Bradley E. Ensor
This article examines two problems on pre-Hispanic Caribbean kinship and social organization through the application of independent archaeological data. First, it discusses the limitations for direct historic analogy with early Spanish descriptions of behaviors related to social organization, postmarital residence, and succession. The article describes the problems in applying ethnohistoric reconstructions of matrilineal social organization to the pre-Hispanic societies of the region. Second, it looks at explanations for stratification that underestimate the importance of the political–economical dynamics of kinship and social organization through which status hierarchies emerged.
John Collis and Raimund Karl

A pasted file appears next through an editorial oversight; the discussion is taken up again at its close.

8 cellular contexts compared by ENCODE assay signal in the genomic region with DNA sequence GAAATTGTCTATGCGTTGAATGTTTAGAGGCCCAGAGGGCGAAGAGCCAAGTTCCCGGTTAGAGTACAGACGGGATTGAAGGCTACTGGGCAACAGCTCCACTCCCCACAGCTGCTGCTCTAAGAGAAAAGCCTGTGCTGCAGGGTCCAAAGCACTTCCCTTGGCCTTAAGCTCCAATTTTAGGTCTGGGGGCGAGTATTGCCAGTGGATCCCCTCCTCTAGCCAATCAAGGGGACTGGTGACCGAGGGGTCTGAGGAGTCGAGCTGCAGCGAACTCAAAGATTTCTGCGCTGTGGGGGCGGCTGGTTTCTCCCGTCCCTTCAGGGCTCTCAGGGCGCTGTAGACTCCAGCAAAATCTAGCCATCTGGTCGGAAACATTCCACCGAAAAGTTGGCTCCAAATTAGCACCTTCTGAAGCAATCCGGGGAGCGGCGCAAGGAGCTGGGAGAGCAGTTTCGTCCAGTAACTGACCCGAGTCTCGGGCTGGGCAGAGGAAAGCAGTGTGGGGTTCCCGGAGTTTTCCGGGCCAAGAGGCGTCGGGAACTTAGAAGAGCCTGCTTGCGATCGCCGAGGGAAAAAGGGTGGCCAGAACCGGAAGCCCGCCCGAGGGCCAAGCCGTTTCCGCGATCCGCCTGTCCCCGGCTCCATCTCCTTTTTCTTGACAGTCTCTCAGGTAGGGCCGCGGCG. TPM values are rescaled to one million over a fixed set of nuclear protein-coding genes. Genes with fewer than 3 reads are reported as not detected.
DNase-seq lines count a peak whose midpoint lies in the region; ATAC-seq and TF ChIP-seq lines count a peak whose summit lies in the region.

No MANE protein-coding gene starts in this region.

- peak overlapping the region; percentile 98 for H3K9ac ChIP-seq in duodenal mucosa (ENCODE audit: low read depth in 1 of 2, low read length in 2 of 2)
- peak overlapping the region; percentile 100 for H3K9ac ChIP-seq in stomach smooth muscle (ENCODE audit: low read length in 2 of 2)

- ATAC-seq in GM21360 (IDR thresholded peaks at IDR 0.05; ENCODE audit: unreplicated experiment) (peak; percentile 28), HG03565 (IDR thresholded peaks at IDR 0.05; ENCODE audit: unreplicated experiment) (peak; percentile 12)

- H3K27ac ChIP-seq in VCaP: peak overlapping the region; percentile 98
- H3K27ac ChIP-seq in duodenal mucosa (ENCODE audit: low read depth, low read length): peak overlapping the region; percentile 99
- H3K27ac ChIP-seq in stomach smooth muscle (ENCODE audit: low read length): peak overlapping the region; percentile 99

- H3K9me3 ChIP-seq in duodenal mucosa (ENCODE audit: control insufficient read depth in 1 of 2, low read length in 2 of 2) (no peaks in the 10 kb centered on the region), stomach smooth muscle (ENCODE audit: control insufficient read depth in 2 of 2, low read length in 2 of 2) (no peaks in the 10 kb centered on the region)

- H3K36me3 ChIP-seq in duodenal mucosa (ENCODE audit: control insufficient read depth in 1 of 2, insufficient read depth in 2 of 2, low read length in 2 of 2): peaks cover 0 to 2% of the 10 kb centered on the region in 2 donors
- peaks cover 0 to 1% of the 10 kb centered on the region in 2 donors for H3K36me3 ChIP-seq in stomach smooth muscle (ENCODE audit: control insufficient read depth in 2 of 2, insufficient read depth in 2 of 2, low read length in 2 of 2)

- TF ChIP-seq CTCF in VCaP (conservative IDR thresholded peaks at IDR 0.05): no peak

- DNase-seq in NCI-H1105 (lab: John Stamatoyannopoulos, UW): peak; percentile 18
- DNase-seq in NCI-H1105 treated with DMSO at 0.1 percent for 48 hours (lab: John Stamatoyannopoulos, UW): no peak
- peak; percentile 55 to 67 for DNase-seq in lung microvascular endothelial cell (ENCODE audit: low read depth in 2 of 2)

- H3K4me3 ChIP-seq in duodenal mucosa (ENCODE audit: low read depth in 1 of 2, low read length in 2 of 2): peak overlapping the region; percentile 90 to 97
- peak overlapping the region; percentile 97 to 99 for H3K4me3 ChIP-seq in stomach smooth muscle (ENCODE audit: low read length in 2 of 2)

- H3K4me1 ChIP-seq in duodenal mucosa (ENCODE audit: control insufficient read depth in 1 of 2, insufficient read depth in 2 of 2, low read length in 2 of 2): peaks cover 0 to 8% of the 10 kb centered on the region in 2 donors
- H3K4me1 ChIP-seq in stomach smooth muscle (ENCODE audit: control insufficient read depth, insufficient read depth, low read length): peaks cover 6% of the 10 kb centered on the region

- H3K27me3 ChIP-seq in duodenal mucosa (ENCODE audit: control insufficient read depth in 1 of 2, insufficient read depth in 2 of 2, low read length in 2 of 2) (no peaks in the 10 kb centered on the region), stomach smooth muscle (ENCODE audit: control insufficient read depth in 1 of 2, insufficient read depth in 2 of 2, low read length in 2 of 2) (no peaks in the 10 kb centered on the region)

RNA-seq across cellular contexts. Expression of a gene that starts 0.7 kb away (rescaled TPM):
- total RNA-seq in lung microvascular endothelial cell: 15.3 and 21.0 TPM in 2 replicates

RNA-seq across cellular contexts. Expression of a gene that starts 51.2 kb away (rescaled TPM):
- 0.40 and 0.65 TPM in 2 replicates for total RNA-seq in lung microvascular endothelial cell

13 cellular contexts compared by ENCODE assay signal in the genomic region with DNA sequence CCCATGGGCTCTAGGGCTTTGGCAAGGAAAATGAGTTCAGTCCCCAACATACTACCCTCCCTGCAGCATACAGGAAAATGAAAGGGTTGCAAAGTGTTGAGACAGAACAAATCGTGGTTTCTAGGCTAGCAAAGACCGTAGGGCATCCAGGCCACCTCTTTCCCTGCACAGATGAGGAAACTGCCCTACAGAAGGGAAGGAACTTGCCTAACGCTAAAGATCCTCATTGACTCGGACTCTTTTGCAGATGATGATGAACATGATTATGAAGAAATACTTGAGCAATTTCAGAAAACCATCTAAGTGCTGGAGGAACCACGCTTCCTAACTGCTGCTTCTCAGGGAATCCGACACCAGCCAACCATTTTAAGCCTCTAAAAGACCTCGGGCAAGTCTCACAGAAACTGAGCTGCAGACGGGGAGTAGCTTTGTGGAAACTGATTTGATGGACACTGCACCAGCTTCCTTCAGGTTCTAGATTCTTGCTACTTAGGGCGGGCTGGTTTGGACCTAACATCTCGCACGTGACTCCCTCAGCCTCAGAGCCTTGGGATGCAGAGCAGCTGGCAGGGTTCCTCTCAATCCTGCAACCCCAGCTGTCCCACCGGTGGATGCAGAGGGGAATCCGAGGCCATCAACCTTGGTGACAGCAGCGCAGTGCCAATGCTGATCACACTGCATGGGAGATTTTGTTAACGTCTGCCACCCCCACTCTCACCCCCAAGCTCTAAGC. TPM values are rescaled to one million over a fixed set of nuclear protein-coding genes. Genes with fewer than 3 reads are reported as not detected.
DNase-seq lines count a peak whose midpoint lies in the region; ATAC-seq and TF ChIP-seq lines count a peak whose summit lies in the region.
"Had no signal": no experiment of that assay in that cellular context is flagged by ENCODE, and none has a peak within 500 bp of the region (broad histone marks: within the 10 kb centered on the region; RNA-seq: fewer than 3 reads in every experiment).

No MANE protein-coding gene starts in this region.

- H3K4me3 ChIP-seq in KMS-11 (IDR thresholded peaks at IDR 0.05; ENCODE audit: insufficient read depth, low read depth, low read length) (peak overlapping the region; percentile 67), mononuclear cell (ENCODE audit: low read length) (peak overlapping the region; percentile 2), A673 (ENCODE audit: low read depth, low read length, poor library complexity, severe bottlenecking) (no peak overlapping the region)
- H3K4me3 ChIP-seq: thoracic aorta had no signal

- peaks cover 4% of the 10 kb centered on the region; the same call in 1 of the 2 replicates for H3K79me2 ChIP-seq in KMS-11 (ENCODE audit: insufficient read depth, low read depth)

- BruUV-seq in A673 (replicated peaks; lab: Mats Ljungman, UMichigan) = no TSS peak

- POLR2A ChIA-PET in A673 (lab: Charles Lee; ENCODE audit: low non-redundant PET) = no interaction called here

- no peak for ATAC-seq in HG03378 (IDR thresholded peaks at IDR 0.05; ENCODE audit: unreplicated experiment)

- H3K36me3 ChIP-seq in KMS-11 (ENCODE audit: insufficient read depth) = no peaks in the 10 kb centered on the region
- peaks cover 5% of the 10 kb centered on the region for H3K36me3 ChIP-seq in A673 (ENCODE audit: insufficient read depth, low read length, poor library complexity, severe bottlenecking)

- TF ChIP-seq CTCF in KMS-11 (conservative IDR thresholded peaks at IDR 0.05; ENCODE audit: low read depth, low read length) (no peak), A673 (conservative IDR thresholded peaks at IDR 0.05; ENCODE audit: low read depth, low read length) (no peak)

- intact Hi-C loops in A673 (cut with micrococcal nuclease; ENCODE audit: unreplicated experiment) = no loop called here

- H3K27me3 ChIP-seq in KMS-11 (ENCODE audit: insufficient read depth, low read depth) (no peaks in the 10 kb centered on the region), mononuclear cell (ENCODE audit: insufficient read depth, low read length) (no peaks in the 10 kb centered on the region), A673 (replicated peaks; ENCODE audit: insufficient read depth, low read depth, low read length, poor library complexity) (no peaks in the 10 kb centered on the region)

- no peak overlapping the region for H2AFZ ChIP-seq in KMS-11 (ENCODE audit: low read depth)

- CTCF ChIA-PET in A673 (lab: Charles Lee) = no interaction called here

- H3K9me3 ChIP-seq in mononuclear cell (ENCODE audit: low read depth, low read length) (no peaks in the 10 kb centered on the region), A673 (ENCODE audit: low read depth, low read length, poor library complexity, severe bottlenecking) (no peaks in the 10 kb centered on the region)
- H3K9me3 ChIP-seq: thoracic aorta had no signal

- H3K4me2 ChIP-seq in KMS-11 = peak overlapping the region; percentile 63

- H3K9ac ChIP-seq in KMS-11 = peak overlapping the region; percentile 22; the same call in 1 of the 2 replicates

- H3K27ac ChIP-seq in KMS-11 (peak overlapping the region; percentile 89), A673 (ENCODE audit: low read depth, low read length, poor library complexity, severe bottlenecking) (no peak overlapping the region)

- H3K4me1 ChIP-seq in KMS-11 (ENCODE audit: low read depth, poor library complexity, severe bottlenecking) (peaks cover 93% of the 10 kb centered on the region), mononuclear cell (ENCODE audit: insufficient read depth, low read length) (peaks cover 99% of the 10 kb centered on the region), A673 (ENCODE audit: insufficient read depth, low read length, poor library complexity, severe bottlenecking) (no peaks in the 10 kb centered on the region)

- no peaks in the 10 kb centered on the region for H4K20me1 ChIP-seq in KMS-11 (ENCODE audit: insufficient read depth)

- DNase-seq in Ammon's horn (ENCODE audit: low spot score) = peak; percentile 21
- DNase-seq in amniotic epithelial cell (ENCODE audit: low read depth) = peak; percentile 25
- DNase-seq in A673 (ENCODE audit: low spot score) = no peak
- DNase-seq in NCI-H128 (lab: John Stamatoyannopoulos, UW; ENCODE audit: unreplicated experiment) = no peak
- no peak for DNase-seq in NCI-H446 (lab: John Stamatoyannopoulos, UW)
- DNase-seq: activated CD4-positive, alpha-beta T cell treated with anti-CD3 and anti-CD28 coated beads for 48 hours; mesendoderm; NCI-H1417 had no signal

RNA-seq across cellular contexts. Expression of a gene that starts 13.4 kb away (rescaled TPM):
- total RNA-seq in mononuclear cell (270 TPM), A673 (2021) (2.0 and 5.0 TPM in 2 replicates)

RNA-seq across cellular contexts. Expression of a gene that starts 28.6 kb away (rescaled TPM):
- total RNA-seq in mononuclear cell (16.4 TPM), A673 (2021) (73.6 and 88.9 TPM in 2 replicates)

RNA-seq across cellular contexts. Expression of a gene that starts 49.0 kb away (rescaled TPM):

Reconstruction of Iron Age social and political structures relies initially on written sources, but classical texts are both biased in how they describe institutions, especially among other peoples, and patchy in time and space. From the mid-first millennium BC, we get details on how polities such as Athens, Sparta, and Rome functioned, but these are not representative of other Greek and Italian peoples, let alone non-Mediterranean societies. The second source of information is archaeology, especially burials, but also settlements. The chapter discusses social and political development using both a core–periphery (Mediterranean societies were more complex than those in the north) and an evolutionary model, though not one which necessarily assumes increasing complexity. The varying nature of individual power bases is also considered. A major area of contention (including between the authors) is the extent to which we can back-project documented societies into the past or into other contexts.